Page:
"Soon the names of those I held in my heart sprung forth on the page, and I prayed for those people while adding circles of color around their names."
More than a Coloring Book
Pray and Color, a new book by Sybil MacBeth, is so much more than a coloring book. Indeed, as the subtitle suggests, this book is a guide to prayer. In many ways, Pray and Color is an extension of Macbeth's first book, Praying in Color: Drawing a New Path to God (Paraclete Press, 2007). MacBeth warmly invites the reader on a journey that marries creativity and spirituality. Her guidance is encouraging, and her instructions are simple.
MacBeth's philosophy is, "Showing up and participating is important. Creating a beautiful work of art or an eloquent prayer is not" (p. 12). Her book is different than other adult coloring books in that the beginning chapters suggest ideas for connecting with God through coloring.
How Pray and Color Saved my Summer
Over the summer I got married, completed graduate school, bought a house with my husband, and moved! Wonderful? YES! Stressful? YES! Prayer and God's tremendous blessings made it all possible, though I didn't have much extra time. I remember arriving home on one particularly stressful day before the wedding, I was overwhelmed and frazzled to say the least. I yearned for the type of soul-deep refreshment that only the Holy Spirit can give.
Pulling out my colored pencils and Pray and Color, I flopped on my bed and began to do exactly that: pray and color. I also happened to pop in a music CD called Chants of Angels (also from Paraclete Press). The Gregorian chant shepherded my prayers, while Sybil MacBeth's simple doodle outlines guided my pencil marks into swirls, lines, and simple shapes. Soon the names of those I held in my heart sprung forth on the page, and I prayed for those people while adding circles of color around their names.
The circles transformed into hearts linking me and my husband to-be; marking prayers for our marriage. A square grew a triangle, which evolved to a home – we were fervently praying for a place to live. Even the simplest squiggle was imbued with the Spirit's gift of peace. The pencil-prayer combination seemed to wash away my frenzy with each line.
When I looked up at the clock, I was astonished that only 30 minutes had passed in praying, coloring, and listening to the angelic chants. I felt like a completely different woman! Buoyed by the music, prayers, and the now-colorful page, I was calm.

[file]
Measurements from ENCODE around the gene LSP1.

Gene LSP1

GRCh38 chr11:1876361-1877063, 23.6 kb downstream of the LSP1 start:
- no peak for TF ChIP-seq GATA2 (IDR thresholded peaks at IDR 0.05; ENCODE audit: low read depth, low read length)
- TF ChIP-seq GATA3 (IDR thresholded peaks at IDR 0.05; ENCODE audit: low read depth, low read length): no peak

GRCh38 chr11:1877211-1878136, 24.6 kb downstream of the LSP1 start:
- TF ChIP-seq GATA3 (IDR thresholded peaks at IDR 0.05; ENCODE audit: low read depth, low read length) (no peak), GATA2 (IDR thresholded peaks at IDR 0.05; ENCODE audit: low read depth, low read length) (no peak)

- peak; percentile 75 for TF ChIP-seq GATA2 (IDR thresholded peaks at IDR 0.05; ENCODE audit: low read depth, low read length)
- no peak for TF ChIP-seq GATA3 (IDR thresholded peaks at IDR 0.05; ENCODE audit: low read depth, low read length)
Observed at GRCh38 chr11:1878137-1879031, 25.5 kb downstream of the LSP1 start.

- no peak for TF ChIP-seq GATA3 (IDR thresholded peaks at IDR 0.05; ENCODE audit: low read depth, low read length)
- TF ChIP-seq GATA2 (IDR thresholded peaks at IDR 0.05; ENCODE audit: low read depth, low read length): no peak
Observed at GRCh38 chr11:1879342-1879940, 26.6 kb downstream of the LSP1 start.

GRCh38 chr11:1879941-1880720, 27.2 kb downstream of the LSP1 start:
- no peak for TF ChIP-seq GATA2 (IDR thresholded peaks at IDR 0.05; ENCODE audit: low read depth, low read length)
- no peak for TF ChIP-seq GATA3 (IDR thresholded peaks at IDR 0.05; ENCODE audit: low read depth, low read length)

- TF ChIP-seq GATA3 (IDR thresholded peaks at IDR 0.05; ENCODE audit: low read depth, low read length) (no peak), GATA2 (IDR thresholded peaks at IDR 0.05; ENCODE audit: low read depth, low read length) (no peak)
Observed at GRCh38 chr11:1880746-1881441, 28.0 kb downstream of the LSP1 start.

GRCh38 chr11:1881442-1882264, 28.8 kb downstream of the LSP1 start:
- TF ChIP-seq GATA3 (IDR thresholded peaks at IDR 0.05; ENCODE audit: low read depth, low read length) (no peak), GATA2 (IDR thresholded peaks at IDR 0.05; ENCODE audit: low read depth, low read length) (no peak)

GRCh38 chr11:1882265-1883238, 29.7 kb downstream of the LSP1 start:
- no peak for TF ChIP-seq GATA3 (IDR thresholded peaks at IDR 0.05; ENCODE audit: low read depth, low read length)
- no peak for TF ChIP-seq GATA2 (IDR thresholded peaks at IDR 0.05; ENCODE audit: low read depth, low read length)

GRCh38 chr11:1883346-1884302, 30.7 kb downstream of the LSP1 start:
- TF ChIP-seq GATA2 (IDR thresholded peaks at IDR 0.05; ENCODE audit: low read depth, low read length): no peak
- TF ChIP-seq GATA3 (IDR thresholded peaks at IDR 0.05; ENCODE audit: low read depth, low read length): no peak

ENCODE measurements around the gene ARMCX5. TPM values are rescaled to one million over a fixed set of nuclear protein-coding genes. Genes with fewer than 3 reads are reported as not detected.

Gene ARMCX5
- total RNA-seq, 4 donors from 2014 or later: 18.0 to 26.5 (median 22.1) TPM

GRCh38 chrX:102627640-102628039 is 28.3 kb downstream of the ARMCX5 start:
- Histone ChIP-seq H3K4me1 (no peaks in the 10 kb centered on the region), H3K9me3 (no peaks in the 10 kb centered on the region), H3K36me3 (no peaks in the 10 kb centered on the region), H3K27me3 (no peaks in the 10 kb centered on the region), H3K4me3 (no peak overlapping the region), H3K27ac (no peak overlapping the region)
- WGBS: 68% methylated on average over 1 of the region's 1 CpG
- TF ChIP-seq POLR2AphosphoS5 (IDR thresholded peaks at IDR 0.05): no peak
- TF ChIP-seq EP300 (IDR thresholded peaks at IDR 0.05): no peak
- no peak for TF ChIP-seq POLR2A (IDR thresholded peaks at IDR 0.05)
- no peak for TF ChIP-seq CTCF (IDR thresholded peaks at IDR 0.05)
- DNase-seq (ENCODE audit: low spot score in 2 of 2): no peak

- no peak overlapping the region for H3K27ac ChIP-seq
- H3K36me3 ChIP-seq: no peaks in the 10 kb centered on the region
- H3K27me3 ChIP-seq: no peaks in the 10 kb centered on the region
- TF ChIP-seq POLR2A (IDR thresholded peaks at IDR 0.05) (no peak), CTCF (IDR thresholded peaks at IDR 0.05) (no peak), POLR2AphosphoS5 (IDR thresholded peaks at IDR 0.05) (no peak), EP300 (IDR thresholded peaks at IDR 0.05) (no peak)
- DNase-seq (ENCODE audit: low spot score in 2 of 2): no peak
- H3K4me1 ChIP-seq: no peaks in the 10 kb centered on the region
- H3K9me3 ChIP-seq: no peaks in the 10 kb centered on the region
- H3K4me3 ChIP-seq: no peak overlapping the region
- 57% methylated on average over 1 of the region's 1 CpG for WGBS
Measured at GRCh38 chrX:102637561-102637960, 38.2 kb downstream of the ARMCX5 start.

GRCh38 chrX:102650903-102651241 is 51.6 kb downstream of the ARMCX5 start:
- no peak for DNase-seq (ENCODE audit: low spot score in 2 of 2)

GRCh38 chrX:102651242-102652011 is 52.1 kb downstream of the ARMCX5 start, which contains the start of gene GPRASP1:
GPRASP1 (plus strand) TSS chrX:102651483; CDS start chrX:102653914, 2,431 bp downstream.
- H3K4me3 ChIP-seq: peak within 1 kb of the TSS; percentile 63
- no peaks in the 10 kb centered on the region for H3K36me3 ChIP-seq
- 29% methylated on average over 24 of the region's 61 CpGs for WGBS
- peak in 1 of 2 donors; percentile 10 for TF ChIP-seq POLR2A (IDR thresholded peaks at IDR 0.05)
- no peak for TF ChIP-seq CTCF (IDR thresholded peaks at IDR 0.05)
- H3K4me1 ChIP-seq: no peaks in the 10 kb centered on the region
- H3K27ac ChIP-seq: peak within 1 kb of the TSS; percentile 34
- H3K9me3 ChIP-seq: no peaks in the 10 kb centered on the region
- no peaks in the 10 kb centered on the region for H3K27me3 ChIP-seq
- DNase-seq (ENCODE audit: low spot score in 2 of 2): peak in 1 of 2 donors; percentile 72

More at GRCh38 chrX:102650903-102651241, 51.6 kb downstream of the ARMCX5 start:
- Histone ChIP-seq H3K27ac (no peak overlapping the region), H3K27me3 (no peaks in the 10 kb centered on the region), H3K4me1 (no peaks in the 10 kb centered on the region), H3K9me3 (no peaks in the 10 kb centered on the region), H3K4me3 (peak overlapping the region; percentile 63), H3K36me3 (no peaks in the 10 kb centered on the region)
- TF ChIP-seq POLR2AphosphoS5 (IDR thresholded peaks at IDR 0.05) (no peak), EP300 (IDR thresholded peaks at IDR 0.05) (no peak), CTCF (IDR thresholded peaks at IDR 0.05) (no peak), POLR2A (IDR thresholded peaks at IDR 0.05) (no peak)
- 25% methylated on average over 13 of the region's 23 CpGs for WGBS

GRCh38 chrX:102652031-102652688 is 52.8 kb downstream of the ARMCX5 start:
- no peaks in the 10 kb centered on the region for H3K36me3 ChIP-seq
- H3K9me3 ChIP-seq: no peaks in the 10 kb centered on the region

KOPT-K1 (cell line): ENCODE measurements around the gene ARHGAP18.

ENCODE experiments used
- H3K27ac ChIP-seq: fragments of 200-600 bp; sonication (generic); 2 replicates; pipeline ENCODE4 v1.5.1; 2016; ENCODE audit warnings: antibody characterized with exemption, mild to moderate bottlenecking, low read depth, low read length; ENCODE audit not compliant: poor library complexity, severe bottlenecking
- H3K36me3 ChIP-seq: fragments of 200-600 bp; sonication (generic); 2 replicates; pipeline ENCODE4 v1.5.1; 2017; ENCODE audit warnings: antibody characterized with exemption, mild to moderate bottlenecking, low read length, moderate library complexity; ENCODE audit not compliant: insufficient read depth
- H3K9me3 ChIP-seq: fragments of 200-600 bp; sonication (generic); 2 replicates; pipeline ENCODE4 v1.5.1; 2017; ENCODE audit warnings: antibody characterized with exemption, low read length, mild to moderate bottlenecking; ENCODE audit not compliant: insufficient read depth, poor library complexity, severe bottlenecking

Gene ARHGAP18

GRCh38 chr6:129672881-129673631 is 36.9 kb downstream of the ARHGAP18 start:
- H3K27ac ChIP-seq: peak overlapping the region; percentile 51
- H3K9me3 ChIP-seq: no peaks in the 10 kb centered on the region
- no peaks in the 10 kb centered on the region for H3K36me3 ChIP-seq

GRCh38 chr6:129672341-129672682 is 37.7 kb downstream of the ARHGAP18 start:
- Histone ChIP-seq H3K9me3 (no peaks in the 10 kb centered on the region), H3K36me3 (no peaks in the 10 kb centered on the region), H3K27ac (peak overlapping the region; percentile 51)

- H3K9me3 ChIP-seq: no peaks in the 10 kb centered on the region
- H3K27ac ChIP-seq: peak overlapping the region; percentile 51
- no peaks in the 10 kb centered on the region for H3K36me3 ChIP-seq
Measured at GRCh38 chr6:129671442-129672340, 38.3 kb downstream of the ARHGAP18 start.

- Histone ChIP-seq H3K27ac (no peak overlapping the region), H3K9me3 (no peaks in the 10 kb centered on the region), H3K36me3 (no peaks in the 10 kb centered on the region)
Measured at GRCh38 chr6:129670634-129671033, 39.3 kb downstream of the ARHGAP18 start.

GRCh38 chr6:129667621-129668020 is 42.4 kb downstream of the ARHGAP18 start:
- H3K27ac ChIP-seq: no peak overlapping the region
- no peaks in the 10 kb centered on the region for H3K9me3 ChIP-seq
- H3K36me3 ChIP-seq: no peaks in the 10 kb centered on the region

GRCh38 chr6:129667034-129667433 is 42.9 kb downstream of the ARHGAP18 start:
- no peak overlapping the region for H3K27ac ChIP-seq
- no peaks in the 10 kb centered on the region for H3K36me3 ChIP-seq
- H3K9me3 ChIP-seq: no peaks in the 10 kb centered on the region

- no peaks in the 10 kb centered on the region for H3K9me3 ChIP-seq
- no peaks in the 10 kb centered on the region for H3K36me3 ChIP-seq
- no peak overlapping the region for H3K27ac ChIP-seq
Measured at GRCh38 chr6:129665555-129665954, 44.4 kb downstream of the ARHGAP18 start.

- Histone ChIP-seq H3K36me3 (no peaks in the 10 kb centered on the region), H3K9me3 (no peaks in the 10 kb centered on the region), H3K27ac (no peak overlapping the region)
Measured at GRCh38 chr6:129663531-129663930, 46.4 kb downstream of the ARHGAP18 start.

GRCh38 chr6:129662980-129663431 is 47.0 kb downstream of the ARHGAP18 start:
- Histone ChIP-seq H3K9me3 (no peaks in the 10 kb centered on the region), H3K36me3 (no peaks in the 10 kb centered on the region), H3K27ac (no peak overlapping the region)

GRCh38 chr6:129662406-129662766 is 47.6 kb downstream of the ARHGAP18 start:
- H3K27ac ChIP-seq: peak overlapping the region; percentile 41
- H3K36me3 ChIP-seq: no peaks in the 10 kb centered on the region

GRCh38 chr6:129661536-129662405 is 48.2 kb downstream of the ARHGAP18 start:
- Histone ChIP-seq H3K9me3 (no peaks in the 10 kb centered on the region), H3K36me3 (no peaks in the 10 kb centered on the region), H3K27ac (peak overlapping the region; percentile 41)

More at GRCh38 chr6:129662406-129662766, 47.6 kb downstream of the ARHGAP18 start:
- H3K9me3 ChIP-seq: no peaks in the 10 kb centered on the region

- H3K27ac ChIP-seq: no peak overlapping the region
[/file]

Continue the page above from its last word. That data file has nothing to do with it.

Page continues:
How is the Book Organized?
The ways that I prayed in the vignette above were directly taken from MacBeth's suggestions: focus on God, add names and/or prayers in the space, and add doodles. MacBeth includes other ideas for praying and coloring, such as:
- Disgruntled Prayers
- Gratitude Prayers
- Adoration or Praise Prayers
- Confession or Regret Prayers
- Blessing Prayers
- Praying for your Enemies
- Praying a Passage of Scripture
- Praying Your To-Do List
- Daily Inventory Prayer--The Examen
- Praying in Calendars
Each idea is accompanied by an explanation and model. The rest of the book holds pages with a wide assortment of black and white lines and shapes waiting for your brush or pencil tip. I personally appreciate that the designs are only printed on one-side of the page so that if you color hard or use markers or paints, they don't seep into other designs.
Since that one transformative day, I have sat to pray and color frequently, sometimes for a minute or two, and sometimes longer. Each sitting invites play and a new creative spiritual journey. The connection between my mind and body invites me to internal quietness, and the visual representation stays in my mind. I highly recommend Pray and Color, as well as Chants of Angels, to add another dimension to your prayer time. You will be vividly transformed!
Alexis Chin is a passionate Christian educator who specializes in designing arts-integrated curriculum that gives students the opportunity to meaningfully connect their real lives and God’s word. She partners with churches to create interactive children’s programs and can be reached at alexiskruza.wordpress.com.
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